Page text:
Writing Surprises: Things I Didn’t Expect to Find Out About Writing…


From setting a good scene, to creating believable dialogue, there’s a lot to learn about writing, but writers aren’t always in the student position. Writing is also a great teacher; storytelling is an age-old practice that has shaped and inspired us since the dawn of time.

A while back, I started a list of things that surprised me about the writing business. I did this simply because it was interesting to me, and now I’ve decided to share a few of my findings. Take from it what you will. These are the things I didn’t understand until I started writing with my whole heart. They haven’t necessarily made me love the process any more or any less, but they are my experiences and I speak only for myself here.


  • Writers who don’t write? Yes, they exist… and they’re everywhere. I know it sounds critical, but I’ve known dozens of ‘writers’ who do everything but actually write, and they love telling you all the reasons they can’t make it happen. Children, day jobs, unsupportive spouses, housekeeping, you name it – the ways a person can make themselves into victims of circumstance are endless and this kind of avoidance often requires as much creativity as actual writing. I don’t know where the reward in this lifestyle is, but there must be one because of non-writing writers, there are plenty. Though their intentions may be grand, the fact is that you can’t intend your way into writing a book. Until I dig my heels in and put writing first, I can call myself a writer, but no one is going to take me seriously – and that’s what’s fair.


  • Writers are artists! And publicists, and marketers, and business owners, and… a lot of other things, too! So you want to be a writer. Great! Now you just need to brush up on your personal relations skills, develop a brand, finish that book, find an audience for it, and start the next novel! The days of writing and leaving everything else to the publishers are gone. Maybe those days will return, maybe they won’t, but one thing is certain: publishers, for the most part, can’t support you. They, like everyone else, are low on resources and trying to recover economically. And even if they did all of your marketing, they don’t manage the business that is your career. And it is a business. As a writer, you’re an entrepreneur; a businessperson. You need to know a lot more than how to write a book – even if it’s a damn good one. Career writing is in an entirely different playing field than hobby writing. In fact, it’s not even the same sport.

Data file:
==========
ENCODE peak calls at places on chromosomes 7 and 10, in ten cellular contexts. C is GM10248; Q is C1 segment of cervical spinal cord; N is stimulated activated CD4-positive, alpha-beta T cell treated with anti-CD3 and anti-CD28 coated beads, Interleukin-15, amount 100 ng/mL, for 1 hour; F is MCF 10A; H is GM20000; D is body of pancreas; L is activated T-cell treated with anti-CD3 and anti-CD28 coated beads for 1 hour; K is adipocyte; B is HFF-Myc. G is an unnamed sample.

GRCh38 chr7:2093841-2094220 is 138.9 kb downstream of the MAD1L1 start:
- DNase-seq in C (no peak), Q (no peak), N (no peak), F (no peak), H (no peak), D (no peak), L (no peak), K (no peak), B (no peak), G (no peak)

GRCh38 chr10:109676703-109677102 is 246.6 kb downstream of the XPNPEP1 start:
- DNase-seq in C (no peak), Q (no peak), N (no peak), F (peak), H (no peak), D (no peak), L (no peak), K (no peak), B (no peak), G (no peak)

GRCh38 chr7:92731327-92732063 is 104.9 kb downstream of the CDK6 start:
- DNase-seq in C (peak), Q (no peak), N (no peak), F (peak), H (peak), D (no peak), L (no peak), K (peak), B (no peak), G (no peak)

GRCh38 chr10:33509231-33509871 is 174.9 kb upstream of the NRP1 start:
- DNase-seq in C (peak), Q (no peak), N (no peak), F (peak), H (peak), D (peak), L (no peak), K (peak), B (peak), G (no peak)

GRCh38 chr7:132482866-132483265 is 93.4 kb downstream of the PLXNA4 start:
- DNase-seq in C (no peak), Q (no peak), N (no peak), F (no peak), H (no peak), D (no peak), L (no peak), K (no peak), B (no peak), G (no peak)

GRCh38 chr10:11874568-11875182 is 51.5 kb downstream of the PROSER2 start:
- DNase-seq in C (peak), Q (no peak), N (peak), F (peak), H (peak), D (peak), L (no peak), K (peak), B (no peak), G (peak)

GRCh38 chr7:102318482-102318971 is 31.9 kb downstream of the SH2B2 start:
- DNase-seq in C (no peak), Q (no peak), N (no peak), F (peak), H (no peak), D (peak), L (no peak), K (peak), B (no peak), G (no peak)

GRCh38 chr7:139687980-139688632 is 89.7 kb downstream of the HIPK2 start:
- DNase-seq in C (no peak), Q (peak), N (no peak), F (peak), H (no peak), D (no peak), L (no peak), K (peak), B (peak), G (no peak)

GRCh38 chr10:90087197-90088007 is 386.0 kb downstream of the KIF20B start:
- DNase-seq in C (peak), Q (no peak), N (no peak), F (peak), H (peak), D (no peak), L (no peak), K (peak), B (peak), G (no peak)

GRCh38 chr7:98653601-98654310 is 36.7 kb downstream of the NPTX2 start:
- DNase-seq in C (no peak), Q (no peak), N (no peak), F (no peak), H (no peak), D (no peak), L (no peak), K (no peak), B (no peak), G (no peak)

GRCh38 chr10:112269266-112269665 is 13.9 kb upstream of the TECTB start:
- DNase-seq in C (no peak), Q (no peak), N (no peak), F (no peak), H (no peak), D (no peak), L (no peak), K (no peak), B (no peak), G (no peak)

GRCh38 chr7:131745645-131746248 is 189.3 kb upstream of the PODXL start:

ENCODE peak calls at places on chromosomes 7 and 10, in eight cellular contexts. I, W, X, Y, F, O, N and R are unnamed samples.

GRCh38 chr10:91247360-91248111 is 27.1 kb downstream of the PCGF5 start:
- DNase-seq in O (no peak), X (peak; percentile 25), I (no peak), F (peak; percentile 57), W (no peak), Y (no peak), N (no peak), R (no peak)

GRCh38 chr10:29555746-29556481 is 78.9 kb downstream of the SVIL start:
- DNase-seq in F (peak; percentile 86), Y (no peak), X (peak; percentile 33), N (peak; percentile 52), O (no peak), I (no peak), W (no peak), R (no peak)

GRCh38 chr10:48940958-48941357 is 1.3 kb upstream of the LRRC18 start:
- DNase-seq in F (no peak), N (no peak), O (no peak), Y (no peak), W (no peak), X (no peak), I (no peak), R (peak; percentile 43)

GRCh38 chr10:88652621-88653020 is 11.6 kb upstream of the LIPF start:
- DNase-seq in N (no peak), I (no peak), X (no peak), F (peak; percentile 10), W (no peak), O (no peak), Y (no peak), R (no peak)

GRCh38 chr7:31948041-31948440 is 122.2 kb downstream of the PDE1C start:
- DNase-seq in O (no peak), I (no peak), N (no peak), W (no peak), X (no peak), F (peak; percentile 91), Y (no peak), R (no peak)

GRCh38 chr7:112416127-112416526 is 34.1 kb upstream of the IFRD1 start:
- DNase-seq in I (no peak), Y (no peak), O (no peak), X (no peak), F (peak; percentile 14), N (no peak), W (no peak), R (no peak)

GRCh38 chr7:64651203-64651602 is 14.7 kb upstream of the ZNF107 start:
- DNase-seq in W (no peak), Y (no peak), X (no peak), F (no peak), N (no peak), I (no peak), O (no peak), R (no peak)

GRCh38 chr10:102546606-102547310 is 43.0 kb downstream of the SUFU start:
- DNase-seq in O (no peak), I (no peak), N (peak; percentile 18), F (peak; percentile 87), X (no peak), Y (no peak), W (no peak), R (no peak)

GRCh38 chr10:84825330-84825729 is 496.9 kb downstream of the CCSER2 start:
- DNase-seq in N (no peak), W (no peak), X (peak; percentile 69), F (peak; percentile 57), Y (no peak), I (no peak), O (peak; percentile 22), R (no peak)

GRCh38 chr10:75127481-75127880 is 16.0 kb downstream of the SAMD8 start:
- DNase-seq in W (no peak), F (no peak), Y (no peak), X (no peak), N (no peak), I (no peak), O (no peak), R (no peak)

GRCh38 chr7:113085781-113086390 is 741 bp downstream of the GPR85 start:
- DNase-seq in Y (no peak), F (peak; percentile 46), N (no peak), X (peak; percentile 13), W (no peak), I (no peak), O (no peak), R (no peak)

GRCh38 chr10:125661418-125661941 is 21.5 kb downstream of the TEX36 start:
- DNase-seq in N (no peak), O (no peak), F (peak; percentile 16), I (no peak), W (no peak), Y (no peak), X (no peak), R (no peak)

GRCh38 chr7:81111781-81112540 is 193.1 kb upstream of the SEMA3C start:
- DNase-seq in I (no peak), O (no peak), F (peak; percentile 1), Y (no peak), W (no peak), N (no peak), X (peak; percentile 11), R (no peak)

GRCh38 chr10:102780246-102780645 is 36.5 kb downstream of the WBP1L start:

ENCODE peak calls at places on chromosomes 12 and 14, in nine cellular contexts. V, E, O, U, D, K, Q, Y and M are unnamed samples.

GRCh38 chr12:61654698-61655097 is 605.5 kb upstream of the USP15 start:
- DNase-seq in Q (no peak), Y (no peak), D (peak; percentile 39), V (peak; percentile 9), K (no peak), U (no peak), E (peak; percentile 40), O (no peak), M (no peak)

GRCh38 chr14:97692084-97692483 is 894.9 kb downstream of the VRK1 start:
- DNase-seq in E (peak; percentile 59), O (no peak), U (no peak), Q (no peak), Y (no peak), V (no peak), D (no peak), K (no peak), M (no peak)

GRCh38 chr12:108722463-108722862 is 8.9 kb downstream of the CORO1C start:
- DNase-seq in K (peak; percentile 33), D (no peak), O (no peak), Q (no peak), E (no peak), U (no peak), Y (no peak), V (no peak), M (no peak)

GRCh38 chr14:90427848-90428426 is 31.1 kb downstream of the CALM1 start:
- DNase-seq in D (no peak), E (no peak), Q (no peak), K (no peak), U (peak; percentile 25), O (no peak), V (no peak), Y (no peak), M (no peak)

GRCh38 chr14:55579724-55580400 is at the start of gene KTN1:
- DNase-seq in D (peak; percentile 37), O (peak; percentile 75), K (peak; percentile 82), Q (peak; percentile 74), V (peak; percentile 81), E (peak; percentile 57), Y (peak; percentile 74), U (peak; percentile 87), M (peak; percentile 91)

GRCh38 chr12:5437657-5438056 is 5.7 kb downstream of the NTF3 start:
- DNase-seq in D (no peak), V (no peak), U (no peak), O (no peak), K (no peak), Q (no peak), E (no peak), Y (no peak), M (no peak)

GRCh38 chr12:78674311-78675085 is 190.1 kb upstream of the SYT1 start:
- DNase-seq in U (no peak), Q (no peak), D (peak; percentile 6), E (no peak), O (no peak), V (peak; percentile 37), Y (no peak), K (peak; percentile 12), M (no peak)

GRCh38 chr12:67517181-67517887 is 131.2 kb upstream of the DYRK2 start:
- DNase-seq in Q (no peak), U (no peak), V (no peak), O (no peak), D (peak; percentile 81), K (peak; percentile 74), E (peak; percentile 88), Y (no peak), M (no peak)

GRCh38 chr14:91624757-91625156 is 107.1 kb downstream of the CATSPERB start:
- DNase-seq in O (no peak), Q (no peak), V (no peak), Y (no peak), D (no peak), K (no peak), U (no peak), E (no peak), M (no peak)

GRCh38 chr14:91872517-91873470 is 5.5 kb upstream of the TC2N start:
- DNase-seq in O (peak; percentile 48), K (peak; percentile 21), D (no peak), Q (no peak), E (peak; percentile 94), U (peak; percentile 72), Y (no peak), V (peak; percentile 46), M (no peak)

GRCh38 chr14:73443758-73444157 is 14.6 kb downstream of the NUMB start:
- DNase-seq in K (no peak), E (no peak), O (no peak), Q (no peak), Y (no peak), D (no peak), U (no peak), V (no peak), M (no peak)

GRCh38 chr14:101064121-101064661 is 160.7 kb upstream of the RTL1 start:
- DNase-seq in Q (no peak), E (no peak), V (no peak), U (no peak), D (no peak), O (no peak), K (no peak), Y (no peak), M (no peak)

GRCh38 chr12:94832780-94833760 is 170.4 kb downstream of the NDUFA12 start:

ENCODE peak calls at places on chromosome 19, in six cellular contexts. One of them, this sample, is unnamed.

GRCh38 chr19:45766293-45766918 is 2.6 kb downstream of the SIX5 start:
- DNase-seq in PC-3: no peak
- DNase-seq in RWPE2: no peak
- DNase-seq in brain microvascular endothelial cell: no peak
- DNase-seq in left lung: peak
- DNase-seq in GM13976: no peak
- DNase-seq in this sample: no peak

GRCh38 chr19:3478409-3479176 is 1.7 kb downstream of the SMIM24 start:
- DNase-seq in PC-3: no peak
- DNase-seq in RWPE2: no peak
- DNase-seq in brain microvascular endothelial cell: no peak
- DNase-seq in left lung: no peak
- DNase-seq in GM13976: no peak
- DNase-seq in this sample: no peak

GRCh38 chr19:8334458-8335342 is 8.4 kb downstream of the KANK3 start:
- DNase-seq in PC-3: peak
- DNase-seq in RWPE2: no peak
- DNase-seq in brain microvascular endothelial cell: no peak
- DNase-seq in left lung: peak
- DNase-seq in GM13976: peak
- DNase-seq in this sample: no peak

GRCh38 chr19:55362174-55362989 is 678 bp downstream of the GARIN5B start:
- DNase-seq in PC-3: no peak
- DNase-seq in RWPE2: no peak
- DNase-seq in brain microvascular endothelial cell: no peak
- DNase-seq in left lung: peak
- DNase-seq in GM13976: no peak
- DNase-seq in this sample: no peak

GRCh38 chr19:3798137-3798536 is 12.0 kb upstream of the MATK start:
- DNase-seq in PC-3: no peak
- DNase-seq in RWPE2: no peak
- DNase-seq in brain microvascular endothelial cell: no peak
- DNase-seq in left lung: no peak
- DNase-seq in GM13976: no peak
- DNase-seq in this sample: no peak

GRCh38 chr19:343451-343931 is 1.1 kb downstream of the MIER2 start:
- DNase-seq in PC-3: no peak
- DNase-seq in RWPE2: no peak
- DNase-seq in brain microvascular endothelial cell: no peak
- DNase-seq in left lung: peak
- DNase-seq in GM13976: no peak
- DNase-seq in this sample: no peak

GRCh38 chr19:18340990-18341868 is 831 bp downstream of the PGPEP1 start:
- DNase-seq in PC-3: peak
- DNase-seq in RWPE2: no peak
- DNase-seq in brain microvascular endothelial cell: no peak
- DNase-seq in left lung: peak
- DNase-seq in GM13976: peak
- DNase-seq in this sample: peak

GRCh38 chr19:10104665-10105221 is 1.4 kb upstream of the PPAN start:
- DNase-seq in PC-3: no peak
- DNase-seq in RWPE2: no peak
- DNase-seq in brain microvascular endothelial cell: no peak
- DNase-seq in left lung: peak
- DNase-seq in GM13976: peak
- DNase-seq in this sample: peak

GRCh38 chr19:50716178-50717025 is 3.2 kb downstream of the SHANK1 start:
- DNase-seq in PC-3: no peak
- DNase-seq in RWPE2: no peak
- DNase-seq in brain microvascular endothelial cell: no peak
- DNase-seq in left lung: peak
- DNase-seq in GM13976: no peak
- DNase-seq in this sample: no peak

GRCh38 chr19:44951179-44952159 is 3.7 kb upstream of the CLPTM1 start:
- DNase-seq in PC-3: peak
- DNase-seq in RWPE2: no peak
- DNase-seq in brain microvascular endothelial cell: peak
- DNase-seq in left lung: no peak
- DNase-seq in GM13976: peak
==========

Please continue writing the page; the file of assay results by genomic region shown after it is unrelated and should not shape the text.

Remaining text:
• It’s all about illusion. We all know that everything we see on TV – even the “reality” stuff – has been refined and prepared for public consumption before it reaches us. That’s because, by its very nature, entertainment relies on glamour, refinement, and illusion. And writing is entertainment. As an author, you are a public figure, and you can’t be a dull one. Back in the old days, authors were mostly faceless storytellers that readers knew nothing about. Now, thanks to social media, readers can connect with authors, and they expect to. These days, writers need to be aware of how they present themselves. It’s confusing for readers to see their favorite author of serial-killer slash-trash beaming into the camera like a flower child on Prozac as he pushes his tow-headed nephew on a swing. It’s equally conflicting when you come across the Facebook photos of a children’s author face-down and ass up in a puddle of her own sick after a party. Writers are brands and readers have expectations about what kinds of people they are based on what they write. And to fail to deliver is to disappoint your audience.


  • Time is a cruel mistress. When you have deadlines, there isn’t time to waste, so a lot of pastimes must go by wayside. I’ve come to realize that when I’m not writing, I should be plotting, researching, or working on marketing, lest I fall into the naïve philosophy generated – and perpetuated – by authors who presume the world cares that they’ve written a novel. People don’t care until you give them a reason to care, and that takes time. Take days off, yes, but like money, time is either spent or invested, so I have to be aware of where mine goes. With the exception of a few TV shows, I don’t like television, and I’ve cut down social activity to the things I really enjoy. For the most part, I live by this philosophy: If you aren’t part of the path, get off the road. It’s harsh perhaps, but I know I wasn’t put here to socialize, have babies, or make lots of friends. I was put here to create something bigger than me. I’m not a sentimental person, and if cutting the fat so I can spend more time writing makes me a dick, I’m comfortable with that.